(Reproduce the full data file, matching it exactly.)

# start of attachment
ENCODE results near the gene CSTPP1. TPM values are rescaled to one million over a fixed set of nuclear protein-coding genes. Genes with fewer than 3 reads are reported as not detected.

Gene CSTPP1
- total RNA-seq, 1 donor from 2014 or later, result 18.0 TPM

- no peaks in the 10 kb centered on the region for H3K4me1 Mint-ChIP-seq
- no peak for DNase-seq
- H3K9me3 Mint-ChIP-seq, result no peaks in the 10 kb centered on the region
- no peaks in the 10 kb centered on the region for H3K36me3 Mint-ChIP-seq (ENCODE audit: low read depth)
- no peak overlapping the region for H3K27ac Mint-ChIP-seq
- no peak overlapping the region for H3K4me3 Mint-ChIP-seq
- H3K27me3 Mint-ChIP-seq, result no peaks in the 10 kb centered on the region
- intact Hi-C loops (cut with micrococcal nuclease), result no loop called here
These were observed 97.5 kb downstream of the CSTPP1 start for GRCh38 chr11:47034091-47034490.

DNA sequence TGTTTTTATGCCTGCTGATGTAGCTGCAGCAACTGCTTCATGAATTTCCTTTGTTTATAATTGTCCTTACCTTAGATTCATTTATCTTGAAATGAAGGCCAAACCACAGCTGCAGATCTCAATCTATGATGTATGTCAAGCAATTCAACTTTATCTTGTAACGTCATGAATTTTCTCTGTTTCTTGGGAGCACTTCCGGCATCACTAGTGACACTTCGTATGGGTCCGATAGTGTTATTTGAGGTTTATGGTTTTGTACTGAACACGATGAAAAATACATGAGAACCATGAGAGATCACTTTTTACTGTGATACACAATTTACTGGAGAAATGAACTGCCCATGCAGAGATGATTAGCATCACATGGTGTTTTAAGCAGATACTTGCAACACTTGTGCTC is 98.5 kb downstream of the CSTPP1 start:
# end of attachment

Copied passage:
ENCODE results near the gene CSTPP1. TPM values are rescaled to one million over a fixed set of nuclear protein-coding genes. Genes with fewer than 3 reads are reported as not detected.

Gene CSTPP1
- total RNA-seq, 1 donor from 2014 or later, result 18.0 TPM

- no peaks in the 10 kb centered on the region for H3K4me1 Mint-ChIP-seq
- no peak for DNase-seq
- H3K9me3 Mint-ChIP-seq, result no peaks in the 10 kb centered on the region
- no peaks in the 10 kb centered on the region for H3K36me3 Mint-ChIP-seq (ENCODE audit: low read depth)
- no peak overlapping the region for H3K27ac Mint-ChIP-seq
- no peak overlapping the region for H3K4me3 Mint-ChIP-seq
- H3K27me3 Mint-ChIP-seq, result no peaks in the 10 kb centered on the region
- intact Hi-C loops (cut with micrococcal nuclease), result no loop called here
These were observed 97.5 kb downstream of the CSTPP1 start for GRCh38 chr11:47034091-47034490.

DNA sequence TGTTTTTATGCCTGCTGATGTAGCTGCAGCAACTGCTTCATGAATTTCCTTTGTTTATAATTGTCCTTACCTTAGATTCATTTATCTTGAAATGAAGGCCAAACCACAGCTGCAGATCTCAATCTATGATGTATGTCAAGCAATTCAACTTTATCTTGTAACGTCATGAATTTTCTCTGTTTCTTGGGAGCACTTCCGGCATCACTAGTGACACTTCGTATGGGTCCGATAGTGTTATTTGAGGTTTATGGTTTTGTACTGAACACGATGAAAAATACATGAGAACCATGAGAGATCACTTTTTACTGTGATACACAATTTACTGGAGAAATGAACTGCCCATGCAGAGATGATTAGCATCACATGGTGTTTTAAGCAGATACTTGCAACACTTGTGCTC is 98.5 kb downstream of the CSTPP1 start: